- Responding to boat arrivals by providing immediate care and alerting relevant medical / rescue teams when necessary.
- Responding to the needs of refugees on the island through distributions of necessary items including clothes, shoes, shampoo, washing powder, and sun block.
- Initiating and supporting long term projects: youth educational programs, activities for adults, and distribution of milk and fruit to compliment the meals provided by volunteer-run kitchens.
- Providing financial, material, and personnel support for unaccompanied minors at the local orphanage.
- Facilitating the availability of legal information for refugees.
- Working alongside other organizations on the island, including volunteer kitchens, the SMH rescue team, and other NGOs supporting refugees on Chios.
- Initiating and facilitating a school for refugee children, in collaboration with other organizations on the island.
- Running beach cleaning projects to assist the local community in maintaining the natural beauty of the island. Large amounts of boat material collected is then recycled to make bags.
To give you a visual for where I’ll be going / what I’ll be doing, here are some photos from the CESRT Facebook group. (I have credited each image to the person who posted it.)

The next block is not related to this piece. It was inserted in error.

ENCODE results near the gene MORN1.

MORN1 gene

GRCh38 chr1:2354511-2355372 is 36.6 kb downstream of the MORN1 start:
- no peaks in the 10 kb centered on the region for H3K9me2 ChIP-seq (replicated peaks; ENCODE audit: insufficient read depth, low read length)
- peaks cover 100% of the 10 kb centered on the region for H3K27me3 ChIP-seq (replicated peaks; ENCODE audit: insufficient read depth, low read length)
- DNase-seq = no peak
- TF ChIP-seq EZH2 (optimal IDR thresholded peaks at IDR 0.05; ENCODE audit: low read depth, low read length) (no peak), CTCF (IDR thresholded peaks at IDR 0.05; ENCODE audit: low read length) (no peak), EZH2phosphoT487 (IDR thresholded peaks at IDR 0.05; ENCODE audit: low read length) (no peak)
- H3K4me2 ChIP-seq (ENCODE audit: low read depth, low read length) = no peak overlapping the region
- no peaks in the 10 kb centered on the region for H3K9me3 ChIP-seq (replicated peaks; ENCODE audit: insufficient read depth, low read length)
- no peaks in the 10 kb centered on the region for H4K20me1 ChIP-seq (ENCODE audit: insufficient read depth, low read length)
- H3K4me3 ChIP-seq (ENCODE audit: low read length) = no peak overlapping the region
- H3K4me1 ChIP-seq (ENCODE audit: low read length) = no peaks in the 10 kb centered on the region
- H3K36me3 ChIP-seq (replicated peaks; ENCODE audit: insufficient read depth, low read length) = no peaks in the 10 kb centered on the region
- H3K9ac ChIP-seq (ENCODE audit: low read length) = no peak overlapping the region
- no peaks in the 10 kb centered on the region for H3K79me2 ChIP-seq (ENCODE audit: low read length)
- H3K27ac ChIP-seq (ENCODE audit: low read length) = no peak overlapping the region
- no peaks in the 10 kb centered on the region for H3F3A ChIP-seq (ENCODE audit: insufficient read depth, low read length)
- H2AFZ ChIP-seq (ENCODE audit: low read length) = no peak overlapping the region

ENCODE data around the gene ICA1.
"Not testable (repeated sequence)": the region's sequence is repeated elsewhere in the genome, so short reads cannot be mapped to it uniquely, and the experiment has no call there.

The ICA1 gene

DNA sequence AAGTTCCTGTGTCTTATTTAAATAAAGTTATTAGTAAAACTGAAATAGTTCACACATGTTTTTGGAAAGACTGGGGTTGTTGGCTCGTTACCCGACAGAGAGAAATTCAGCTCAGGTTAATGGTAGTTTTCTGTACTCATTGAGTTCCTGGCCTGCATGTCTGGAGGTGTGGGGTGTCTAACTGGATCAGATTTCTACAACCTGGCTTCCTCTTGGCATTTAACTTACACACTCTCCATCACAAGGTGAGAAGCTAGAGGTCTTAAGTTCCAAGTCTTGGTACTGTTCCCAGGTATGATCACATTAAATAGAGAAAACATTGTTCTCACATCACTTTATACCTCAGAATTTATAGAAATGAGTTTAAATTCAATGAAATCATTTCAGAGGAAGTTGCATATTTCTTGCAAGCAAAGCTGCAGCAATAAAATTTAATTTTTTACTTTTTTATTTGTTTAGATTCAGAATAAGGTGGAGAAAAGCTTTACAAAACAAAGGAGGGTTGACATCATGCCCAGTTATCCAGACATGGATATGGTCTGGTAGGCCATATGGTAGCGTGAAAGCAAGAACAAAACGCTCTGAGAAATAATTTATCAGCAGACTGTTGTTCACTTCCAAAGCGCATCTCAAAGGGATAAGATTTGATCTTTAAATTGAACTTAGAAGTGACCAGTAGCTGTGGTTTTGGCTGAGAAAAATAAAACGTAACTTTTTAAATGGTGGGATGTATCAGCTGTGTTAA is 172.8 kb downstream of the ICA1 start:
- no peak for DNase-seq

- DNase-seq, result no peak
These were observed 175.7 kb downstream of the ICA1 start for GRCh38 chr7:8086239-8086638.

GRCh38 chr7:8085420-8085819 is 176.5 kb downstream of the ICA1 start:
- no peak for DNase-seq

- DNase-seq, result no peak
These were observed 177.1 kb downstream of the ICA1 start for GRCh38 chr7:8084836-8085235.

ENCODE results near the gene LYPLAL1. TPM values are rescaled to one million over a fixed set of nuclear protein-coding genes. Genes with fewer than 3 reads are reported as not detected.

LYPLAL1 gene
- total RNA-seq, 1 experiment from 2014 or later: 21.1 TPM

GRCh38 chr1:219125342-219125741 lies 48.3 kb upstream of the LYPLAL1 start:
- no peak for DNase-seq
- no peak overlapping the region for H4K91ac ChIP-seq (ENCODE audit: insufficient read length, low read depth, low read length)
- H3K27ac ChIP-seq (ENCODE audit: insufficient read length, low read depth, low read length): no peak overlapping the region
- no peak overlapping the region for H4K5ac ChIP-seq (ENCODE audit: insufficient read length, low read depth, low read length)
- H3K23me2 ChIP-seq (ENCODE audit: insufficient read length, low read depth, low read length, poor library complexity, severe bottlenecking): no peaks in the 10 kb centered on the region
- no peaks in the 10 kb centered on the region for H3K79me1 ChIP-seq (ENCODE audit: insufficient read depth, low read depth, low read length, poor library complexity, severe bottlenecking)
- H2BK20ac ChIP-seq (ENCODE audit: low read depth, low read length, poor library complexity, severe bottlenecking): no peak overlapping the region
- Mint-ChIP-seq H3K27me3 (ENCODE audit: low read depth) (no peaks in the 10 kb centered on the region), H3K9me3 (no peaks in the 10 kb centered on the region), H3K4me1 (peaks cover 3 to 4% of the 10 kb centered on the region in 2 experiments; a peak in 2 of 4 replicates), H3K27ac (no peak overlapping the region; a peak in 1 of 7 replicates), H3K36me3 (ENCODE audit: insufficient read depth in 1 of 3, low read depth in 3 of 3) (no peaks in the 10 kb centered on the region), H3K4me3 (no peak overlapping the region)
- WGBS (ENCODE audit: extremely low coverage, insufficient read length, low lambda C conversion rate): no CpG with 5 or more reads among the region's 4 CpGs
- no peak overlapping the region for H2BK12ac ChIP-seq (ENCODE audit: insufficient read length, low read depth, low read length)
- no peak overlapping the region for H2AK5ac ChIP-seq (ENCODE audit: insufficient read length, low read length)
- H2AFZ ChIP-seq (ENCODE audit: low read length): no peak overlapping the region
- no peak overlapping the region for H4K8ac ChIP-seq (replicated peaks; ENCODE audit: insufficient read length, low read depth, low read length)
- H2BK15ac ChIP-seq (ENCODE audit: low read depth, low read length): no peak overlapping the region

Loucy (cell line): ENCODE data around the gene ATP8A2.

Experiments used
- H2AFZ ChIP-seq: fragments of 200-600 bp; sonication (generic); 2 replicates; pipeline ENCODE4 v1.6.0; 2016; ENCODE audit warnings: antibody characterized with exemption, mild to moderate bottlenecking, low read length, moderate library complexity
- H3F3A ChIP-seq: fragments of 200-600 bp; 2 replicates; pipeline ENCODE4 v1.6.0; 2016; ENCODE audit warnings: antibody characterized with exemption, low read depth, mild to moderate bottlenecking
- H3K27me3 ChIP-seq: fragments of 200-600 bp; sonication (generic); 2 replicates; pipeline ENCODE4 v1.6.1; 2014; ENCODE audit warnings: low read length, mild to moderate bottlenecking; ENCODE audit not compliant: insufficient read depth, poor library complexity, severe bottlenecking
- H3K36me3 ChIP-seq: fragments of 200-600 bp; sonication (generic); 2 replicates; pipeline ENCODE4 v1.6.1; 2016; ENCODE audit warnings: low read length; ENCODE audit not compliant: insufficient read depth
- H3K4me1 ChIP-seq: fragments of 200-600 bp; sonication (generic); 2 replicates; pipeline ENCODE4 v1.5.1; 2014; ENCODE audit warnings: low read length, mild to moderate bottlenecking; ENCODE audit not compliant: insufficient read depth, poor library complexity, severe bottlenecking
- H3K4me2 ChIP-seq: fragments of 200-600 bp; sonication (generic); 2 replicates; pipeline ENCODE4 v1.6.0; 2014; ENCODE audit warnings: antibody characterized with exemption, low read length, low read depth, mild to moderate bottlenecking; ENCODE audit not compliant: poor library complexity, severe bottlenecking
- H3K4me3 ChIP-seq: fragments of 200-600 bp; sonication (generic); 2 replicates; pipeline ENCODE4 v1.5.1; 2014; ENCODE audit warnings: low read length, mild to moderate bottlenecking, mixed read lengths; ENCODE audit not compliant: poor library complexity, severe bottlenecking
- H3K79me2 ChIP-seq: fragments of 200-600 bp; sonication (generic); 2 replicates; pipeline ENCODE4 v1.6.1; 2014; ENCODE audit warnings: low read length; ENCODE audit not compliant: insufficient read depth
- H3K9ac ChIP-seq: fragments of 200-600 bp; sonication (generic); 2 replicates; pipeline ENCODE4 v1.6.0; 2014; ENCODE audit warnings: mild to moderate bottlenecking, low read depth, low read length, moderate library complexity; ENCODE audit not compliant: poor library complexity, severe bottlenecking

Chios looks beautiful. From what I hear, there are many large homes throughout the island and it looks like a stunning place to live.
But for refugees, it’s a different story. There is a main camp located inland that is run by the Greek government / army, and a couple of smaller camps by the shore. That is where CESRT focuses its efforts — assisting with those smaller camps.
Boats arrive pretty much every night, unless the weather is bad. CESRT volunteers look for boats from land, and coordinate with another responder organization that is out on the water awaiting arrivals.
When boats land, CESRT is ready to provide dry clothes, water, and snack packs.
There is a warehouse with donations — different refugee groups are scheduled for certain days / times to stop by and receive clothing, all distributed by CESRT volunteers.
English lessons are offered in the park, typically to adult males. There is a women’s group and also a children’s area on the island with programming and services, but there is not much for the men. So offering English lessons is helpful.
Distributing water and snacks:
CESRT partners with another organization from Spain to cook and distribute food each day.
And this sums up CESRT in a nutshell:
I am so honored to spend the next three weeks on Chios working for this group.
I will document the experience and share it here. In my small way, I hope to shine a light on the great work this organization is doing, and to put faces to the word ‘refugee’ so that this crisis — which feels sort of abstract to people living in first world countries — becomes very clear, in a way that might spark change.
If you are interested in making a monetary donation to support the efforts of CESRT, please consider donating here.
I’ve prepared some posts about theater and Spain for next week while I get my bearings on Chios, but I hope to have some Greece updates in the near future.